When it comes to milk production, it seems that the actual pregnant woman doesn't have the monopoly on it. Prolactin, the hormone secreted by the pituitary gland to stimulate milk production, is found in whopping amounts in expectant mothers, but it also spikes in expectant dads, reaching its highest levels after the baby's been born. A 2012 study in the Philippines found that prolactin levels in new dads were the highest in any segment of the male population, and it looks as if this process starts during pregnancy.
This doesn't mean that the male body is actively producing milk, though. It manifests most strongly after the baby's born (a Canadian study showed that high prolactin in dudes meant they were more responsive to their babies' cries), but it definitely seems to be founded during the expecting period as well, particularly in the last few weeks. It seems that prolactin is actually an emotional hormone that makes men into better dads.
3. Levels Of Cortisol Might Rise
This is one of the more controversial ideas. A study published in Evolution And Human Behavior showed that fathers-to-be have higher levels of the stress hormone cortisol in the three weeks before the birth than they do in the rest of it — around double the amount, in fact. The study was based on hormone measurements on 34 different couples at four points in their pregnancies. A study in 2014 that tried to replicate the results, though, found that there was no change in cortisol levels at all.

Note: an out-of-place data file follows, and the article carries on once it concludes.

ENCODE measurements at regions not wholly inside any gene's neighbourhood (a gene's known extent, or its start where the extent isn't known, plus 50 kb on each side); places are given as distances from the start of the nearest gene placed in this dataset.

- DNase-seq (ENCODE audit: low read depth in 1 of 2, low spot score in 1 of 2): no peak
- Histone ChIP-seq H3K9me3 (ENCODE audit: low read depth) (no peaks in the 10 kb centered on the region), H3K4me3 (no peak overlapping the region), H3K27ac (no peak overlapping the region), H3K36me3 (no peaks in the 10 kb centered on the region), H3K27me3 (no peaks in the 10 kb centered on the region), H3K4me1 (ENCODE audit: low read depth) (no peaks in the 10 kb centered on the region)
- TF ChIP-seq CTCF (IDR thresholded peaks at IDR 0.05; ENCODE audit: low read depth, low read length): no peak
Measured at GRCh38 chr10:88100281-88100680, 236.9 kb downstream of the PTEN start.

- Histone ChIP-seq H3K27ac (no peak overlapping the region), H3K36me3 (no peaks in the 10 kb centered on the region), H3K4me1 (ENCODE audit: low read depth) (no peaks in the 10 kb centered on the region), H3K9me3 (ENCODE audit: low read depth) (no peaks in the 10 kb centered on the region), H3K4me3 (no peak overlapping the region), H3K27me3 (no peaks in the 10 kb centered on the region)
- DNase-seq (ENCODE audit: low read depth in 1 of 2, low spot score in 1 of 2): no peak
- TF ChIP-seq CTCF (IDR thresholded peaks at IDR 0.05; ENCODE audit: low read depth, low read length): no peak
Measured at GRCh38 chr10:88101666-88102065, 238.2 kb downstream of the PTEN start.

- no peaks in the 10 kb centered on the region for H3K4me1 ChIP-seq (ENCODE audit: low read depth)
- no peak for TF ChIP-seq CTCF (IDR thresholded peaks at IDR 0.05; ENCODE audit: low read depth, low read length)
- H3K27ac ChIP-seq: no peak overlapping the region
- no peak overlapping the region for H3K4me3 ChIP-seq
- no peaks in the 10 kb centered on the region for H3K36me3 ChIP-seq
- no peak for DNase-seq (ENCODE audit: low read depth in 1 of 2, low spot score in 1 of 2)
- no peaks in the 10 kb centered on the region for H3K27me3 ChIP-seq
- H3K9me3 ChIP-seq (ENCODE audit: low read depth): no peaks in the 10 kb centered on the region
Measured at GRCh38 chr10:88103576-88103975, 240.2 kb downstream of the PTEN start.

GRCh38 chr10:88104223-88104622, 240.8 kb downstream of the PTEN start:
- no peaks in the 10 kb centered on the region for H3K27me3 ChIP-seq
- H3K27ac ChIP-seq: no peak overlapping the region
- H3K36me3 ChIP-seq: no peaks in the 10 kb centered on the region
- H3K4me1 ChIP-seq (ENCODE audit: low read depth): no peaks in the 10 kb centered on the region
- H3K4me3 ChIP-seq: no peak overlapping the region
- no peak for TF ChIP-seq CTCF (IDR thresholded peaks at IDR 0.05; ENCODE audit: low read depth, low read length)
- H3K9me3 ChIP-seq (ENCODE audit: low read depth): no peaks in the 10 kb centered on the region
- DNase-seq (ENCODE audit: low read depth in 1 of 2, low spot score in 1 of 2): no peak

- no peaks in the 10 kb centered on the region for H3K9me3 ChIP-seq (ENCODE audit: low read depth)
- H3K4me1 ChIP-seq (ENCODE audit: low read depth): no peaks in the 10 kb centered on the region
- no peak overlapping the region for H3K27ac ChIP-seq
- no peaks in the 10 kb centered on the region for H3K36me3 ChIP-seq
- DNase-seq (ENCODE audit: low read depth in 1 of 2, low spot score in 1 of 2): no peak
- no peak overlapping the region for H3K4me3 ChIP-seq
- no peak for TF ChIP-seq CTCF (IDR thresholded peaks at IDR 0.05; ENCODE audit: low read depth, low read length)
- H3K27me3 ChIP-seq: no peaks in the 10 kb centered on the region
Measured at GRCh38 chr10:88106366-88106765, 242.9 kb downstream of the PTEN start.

So there's a bit of scientific disagreement about this. But why would cortisol spike at all? It's a stress hormone, so it's designed to make us alert, capable of handling unexpected events, and prepared to gather a lot of new information — an ideal position for expectant new dads, in fact. New mothers tend to have high cortisol levels too, and the levels of cortisol in their milk seem to be one of the main ways in which babies develop: high-cortisol babies grow up faster. In general, it seems like a good idea for everybody. And it might be responsible for the male weight gain, too: cortisol stimulates fat production so it can be used in emergencies.
4. Levels Of Estradiol Lower
This may be a counterpart to the drop in testosterone levels, but it's very interesting on its own. Estradiol is a variant on oestrogen, and the same 2014 study that found no particular change in cortisol levels also found that estradiol levels dropped off too. While the study group of the experiment, done by the University of Michigan, was very small, it's a strange discovery, because on the face of it, it doesn't seem to make sense. Why would a female hormone need to be decreased alongside testosterone?
However, if you look into the science of what this oestrogen variant does to the male brain, it begins to be clearer. Estradiol, it turns out, is also a factor in aggressive behavior in men. And it also, according to new 2014 research, plays a part in boosting male libido. Neither of these are particularly desirable characteristics in fathers-to-be, who need to be focusing on gently bonding with their infant rather than running around starting fights and demanding sex.